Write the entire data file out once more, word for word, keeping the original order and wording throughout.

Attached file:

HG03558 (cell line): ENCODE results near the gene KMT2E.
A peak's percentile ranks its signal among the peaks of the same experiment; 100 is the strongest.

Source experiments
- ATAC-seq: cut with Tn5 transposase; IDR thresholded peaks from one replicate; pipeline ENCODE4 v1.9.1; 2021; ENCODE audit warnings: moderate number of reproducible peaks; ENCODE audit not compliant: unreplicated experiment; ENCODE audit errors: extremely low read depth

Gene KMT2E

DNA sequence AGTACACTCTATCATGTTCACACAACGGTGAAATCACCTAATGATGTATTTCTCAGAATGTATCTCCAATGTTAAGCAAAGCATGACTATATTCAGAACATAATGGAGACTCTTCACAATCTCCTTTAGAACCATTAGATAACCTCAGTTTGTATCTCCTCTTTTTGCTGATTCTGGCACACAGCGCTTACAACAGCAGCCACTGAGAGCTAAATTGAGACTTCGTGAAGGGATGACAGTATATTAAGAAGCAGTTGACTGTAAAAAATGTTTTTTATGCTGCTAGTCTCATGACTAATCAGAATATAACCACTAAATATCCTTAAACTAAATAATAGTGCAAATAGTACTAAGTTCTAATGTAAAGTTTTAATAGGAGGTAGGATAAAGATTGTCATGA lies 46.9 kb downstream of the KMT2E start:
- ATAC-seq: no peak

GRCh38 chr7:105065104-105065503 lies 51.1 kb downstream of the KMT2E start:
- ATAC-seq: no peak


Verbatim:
HG03558 (cell line): ENCODE results near the gene KMT2E.
A peak's percentile ranks its signal among the peaks of the same experiment; 100 is the strongest.

Source experiments
- ATAC-seq: cut with Tn5 transposase; IDR thresholded peaks from one replicate; pipeline ENCODE4 v1.9.1; 2021; ENCODE audit warnings: moderate number of reproducible peaks; ENCODE audit not compliant: unreplicated experiment; ENCODE audit errors: extremely low read depth

Gene KMT2E

DNA sequence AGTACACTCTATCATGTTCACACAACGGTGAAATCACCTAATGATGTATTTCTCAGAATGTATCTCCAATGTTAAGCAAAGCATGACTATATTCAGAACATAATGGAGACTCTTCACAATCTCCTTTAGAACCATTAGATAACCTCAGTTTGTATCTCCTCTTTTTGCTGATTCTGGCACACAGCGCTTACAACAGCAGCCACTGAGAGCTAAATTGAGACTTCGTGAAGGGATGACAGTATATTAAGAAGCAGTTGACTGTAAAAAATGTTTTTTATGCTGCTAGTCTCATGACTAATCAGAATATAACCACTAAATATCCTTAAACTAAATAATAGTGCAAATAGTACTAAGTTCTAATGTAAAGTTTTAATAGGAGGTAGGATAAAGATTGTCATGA lies 46.9 kb downstream of the KMT2E start:
- ATAC-seq: no peak

GRCh38 chr7:105065104-105065503 lies 51.1 kb downstream of the KMT2E start:
- ATAC-seq: no peak